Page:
“The draft riots were carried out by desperate people who had serious grievances against the established order yet who lacked access to political and social channels for seeking redress for their grievances. Resorting to force because they had few alternatives, the rioters conducted reprisals against members of social groups and institutions whom they blamed for their suffering.”—Clifton Hood, In Pursuit of Privilege: A History of New York City’s Upper Class and the Making of a Metropolis

One of the most violent challenges to New York City’s elite was during the Draft Riots in 1863. Clifton Hood writes about the riots in his new book In Pursuit of Privilege: A History of New York City’s Upper Class and the Making of a Metropolis. In the passage below, Hood describes how white working-class frustrations led to violence against African Americans and the elite:

Irish immigrants lived in appalling poverty and endured ethnic and religious discrimination from the Protestant majority. In the six months since President Lincoln had made the abolition of slavery an official war aim by issuing the Emancipation Proclamation, speeches by Fernando Wood and other Peace Democrats had stoked Irish fears that the freed slaves would compete for jobs and drive down wages. And now, with the passage of a conscription law designed to rectify the manpower shortages caused by the wartime slaughter, the federal government proposed to tear working-class men from their families and send them to the butcher’s yard, all, it seemed, to elevate African Americans above white workers.Worse yet was a provision of the conscription law permitting anyone who had been drafted to secure an exemption by paying a $300 waiver fee, a stipulation that put the burden of combat on the poor.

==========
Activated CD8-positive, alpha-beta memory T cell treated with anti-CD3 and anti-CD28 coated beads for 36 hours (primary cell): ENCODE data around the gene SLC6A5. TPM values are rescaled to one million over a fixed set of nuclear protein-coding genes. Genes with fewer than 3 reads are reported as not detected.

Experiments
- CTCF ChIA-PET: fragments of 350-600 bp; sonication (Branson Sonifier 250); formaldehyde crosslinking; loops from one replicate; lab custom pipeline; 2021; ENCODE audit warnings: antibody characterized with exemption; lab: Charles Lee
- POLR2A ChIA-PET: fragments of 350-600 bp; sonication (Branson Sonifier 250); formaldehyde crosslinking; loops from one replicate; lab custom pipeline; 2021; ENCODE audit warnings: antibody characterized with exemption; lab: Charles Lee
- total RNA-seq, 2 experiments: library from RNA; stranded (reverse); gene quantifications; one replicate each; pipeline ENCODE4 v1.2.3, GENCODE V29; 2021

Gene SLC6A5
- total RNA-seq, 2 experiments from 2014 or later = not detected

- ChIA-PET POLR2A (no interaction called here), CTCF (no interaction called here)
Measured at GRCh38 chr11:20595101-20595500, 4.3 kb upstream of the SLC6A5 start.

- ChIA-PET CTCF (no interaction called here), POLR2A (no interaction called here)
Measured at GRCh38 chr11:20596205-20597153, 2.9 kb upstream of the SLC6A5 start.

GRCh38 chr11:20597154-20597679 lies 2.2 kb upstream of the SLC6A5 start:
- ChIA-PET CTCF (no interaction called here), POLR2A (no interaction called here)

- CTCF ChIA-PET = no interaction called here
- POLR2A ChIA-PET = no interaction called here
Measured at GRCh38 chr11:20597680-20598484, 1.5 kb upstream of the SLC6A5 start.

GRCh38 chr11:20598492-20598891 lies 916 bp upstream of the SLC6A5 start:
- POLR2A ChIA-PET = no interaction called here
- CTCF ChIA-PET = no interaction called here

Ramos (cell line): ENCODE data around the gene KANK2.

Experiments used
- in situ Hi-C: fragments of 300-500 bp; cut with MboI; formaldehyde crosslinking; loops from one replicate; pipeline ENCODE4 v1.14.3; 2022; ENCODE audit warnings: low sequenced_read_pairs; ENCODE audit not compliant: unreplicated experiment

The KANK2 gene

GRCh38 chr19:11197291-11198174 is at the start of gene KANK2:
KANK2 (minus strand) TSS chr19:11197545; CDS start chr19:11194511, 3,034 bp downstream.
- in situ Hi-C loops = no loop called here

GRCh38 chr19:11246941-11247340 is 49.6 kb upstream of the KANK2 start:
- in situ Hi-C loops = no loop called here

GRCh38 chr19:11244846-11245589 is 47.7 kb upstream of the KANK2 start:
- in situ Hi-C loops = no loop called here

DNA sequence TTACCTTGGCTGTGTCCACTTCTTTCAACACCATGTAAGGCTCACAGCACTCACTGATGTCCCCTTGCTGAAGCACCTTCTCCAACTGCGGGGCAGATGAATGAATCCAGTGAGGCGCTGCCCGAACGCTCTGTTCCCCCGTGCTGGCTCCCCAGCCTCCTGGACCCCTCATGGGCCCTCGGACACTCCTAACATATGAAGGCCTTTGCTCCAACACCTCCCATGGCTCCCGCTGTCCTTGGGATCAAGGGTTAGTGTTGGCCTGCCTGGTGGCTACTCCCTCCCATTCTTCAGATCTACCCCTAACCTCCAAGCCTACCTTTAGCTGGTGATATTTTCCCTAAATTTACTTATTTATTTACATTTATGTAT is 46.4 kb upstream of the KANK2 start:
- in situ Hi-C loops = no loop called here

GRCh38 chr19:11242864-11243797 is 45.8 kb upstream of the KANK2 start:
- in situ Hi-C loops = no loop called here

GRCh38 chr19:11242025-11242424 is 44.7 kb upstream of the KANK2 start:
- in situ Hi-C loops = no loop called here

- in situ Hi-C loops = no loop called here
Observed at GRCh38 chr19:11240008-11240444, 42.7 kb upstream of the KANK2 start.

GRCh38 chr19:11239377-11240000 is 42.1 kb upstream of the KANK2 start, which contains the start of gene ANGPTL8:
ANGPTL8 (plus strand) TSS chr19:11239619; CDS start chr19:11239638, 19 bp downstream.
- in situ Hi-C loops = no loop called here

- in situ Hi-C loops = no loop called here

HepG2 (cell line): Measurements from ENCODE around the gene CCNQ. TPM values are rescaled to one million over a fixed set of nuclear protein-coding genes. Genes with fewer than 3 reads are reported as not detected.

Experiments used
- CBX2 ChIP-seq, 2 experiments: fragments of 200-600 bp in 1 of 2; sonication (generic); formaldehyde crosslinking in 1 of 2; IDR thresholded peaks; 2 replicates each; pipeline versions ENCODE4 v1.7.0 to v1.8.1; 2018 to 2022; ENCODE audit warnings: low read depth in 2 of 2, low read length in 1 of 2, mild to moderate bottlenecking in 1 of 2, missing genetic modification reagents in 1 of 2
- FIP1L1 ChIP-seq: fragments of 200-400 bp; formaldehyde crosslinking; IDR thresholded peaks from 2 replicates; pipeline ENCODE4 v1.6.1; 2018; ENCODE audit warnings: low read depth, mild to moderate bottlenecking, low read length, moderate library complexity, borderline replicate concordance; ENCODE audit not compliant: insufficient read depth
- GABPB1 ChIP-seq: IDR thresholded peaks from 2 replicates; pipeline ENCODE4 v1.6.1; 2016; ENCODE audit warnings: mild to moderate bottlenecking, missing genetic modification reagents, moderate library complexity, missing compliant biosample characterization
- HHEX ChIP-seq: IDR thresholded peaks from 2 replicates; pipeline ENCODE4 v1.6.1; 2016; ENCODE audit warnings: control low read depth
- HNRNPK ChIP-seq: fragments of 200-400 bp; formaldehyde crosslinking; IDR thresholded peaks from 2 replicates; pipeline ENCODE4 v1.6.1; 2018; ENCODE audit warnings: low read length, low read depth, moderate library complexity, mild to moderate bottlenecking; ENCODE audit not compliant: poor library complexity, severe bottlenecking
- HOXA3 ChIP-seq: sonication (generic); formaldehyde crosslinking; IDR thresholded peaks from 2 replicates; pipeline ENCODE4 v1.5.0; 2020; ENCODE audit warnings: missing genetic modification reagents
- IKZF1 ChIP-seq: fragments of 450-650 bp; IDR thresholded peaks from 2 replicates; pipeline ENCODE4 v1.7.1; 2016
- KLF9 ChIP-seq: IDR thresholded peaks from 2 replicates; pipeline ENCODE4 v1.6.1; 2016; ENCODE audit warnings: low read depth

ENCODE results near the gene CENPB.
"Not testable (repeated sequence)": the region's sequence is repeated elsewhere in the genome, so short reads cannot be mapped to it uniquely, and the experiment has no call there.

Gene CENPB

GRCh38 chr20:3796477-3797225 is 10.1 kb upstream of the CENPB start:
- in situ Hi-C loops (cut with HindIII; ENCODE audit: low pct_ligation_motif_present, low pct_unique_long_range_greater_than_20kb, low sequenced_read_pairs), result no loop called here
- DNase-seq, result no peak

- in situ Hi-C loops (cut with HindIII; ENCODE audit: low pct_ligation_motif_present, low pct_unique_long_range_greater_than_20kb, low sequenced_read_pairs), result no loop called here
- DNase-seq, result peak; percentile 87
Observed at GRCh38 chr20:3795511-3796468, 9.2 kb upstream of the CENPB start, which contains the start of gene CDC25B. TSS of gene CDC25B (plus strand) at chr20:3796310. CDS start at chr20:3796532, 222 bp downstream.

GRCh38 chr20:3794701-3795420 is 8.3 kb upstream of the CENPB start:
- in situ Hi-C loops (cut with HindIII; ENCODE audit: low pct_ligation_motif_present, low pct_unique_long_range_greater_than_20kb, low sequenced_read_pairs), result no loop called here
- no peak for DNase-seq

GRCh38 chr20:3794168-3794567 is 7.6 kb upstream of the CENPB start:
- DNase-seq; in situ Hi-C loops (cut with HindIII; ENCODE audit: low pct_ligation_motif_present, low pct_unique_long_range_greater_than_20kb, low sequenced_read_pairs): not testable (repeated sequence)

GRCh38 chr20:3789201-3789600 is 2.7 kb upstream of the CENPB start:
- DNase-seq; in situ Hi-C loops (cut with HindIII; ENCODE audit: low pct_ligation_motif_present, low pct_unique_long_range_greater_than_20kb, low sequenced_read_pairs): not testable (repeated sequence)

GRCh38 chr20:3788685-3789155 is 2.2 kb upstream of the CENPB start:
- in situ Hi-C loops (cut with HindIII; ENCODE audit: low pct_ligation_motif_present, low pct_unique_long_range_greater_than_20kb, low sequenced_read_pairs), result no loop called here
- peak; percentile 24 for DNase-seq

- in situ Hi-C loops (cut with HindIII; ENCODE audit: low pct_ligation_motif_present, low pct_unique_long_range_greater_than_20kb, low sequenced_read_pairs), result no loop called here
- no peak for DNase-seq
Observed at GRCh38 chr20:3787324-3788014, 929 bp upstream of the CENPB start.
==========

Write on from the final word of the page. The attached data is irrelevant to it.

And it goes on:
The draft riots were carried out by desperate people who had serious grievances against the established order yet who lacked access to political and social channels for seeking redress for their grievances. Resorting to force because they had few alternatives, the rioters conducted reprisals against members of social groups and institutions whom they blamed for their suffering. Mobs assaulted sites associated with the Republican Party, such as the offices of the New York Tribune and the home of its editor, Horace Greeley, and symbols of police and military authority, like police stations and draft offices. Yet their prime targets were African Americans. A large crowd attacked the Colored Orphan Asylum on Fifth Avenue, clubbing to death a nine-year-old girl who was discovered hiding under a bed. African American men were beaten and sometimes killed and mutilated. The bodies of African American men were hung from trees and lampposts. Their homes were destroyed. By the time that five regiments dispatched from the Gettysburg battlefield could restore calm, at least 105 people died and another 2,000 were injured.